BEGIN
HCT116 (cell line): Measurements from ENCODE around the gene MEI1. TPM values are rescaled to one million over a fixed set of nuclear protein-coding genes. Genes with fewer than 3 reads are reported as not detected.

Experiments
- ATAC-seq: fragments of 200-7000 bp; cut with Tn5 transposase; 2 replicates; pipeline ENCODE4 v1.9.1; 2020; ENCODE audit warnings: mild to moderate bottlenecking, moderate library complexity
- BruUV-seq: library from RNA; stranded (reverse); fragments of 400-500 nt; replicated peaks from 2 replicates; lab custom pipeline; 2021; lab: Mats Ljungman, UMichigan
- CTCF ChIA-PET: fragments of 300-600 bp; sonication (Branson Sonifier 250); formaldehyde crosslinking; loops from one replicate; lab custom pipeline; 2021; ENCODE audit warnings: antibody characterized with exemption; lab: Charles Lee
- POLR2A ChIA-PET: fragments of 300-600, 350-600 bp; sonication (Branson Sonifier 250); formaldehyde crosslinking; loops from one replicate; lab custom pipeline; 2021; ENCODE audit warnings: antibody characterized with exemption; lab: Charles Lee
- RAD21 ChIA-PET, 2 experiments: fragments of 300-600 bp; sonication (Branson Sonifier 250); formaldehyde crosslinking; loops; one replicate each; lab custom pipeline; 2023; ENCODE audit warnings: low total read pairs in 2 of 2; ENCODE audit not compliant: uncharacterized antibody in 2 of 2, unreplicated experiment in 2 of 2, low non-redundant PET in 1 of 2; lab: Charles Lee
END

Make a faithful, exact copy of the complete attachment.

HCT116 (cell line): Measurements from ENCODE around the gene MEI1. TPM values are rescaled to one million over a fixed set of nuclear protein-coding genes. Genes with fewer than 3 reads are reported as not detected.

Experiments
- ATAC-seq: fragments of 200-7000 bp; cut with Tn5 transposase; 2 replicates; pipeline ENCODE4 v1.9.1; 2020; ENCODE audit warnings: mild to moderate bottlenecking, moderate library complexity
- BruUV-seq: library from RNA; stranded (reverse); fragments of 400-500 nt; replicated peaks from 2 replicates; lab custom pipeline; 2021; lab: Mats Ljungman, UMichigan
- CTCF ChIA-PET: fragments of 300-600 bp; sonication (Branson Sonifier 250); formaldehyde crosslinking; loops from one replicate; lab custom pipeline; 2021; ENCODE audit warnings: antibody characterized with exemption; lab: Charles Lee
- POLR2A ChIA-PET: fragments of 300-600, 350-600 bp; sonication (Branson Sonifier 250); formaldehyde crosslinking; loops from one replicate; lab custom pipeline; 2021; ENCODE audit warnings: antibody characterized with exemption; lab: Charles Lee
- RAD21 ChIA-PET, 2 experiments: fragments of 300-600 bp; sonication (Branson Sonifier 250); formaldehyde crosslinking; loops; one replicate each; lab custom pipeline; 2023; ENCODE audit warnings: low total read pairs in 2 of 2; ENCODE audit not compliant: uncharacterized antibody in 2 of 2, unreplicated experiment in 2 of 2, low non-redundant PET in 1 of 2; lab: Charles Lee